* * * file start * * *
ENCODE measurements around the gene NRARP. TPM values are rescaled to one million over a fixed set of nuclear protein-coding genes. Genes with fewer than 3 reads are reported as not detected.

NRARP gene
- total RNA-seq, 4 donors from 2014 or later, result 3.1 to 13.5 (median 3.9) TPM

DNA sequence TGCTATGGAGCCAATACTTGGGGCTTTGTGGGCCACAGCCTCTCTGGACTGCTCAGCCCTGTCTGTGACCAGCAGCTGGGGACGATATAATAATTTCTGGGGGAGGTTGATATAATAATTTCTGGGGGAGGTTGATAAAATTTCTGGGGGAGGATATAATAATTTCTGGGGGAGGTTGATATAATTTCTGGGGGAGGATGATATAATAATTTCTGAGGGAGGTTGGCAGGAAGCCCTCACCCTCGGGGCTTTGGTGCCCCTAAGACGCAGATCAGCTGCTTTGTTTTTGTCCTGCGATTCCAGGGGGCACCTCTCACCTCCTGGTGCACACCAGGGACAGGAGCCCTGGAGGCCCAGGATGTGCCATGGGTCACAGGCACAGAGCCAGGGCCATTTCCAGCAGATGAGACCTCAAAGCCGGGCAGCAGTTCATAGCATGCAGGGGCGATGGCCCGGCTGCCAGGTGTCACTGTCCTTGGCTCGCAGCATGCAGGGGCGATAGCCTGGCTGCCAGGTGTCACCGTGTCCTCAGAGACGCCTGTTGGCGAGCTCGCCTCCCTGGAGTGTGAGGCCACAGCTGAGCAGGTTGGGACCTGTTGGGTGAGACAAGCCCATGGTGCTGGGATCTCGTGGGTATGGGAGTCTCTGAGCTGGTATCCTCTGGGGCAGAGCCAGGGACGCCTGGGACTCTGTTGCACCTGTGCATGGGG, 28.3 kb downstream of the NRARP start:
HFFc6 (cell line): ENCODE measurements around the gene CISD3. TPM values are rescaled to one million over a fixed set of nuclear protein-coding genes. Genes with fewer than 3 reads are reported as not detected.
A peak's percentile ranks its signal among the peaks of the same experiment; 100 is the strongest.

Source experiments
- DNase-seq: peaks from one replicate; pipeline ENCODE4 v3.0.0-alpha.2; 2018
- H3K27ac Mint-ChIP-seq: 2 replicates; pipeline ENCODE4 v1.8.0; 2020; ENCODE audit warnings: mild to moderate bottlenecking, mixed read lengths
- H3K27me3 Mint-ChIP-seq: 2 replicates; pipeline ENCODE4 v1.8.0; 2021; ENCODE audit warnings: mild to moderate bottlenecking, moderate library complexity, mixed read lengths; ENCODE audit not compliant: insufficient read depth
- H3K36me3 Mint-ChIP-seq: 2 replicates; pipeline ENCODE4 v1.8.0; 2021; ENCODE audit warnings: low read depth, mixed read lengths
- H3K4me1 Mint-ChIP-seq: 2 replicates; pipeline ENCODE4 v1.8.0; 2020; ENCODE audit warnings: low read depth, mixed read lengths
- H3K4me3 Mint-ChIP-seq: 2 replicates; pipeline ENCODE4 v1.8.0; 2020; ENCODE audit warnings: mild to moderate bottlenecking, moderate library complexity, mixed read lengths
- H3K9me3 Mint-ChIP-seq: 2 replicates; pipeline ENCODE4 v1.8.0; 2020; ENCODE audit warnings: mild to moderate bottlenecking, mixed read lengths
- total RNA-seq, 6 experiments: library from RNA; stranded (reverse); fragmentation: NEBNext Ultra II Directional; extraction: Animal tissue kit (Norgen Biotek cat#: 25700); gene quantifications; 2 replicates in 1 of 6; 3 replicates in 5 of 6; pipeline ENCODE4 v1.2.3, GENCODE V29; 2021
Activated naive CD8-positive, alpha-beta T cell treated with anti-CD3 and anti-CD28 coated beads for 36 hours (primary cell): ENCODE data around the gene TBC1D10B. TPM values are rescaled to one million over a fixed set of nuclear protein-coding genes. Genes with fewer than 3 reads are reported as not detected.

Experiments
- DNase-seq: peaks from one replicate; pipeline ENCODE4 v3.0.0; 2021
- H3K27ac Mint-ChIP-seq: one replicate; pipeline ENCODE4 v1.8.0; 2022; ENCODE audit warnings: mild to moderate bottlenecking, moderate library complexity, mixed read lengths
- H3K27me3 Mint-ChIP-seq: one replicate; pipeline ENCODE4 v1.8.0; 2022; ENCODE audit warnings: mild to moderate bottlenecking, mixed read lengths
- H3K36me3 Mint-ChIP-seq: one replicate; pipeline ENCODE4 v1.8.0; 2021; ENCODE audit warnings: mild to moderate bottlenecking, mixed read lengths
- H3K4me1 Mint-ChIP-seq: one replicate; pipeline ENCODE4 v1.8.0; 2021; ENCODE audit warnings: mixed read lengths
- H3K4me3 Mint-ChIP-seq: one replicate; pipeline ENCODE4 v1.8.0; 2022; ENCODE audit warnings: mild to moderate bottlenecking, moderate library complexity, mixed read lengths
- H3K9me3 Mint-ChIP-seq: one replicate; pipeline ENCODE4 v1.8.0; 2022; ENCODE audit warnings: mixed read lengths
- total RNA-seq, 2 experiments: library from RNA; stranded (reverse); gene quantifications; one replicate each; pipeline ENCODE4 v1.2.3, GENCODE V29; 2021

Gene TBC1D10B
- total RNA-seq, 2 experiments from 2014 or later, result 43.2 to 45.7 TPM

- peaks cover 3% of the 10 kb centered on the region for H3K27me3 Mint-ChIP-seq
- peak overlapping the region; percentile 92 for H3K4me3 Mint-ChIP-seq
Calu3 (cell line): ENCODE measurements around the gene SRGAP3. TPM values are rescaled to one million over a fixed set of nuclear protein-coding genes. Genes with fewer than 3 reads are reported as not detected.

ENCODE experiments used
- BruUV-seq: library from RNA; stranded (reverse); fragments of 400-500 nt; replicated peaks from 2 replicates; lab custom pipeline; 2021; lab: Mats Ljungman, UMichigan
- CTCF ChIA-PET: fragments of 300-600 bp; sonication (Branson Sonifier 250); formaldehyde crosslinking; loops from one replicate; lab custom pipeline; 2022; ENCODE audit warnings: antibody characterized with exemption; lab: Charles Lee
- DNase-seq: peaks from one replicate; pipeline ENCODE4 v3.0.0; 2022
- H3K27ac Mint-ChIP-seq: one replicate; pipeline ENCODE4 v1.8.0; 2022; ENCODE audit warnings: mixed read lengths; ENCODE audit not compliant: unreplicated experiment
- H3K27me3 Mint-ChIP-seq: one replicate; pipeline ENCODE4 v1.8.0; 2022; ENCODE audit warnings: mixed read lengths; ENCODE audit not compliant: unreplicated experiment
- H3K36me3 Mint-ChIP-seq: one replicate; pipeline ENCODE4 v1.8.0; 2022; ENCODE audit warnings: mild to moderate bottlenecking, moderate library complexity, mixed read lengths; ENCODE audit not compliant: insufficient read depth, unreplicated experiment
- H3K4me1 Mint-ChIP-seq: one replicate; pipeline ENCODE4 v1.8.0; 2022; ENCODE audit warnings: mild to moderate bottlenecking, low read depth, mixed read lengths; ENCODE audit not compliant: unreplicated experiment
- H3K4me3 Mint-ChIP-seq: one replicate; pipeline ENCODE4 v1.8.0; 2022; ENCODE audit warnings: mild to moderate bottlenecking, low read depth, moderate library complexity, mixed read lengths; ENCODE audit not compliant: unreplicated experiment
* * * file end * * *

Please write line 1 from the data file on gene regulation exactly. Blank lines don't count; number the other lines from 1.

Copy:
ENCODE measurements around the gene NRARP. TPM values are rescaled to one million over a fixed set of nuclear protein-coding genes. Genes with fewer than 3 reads are reported as not detected.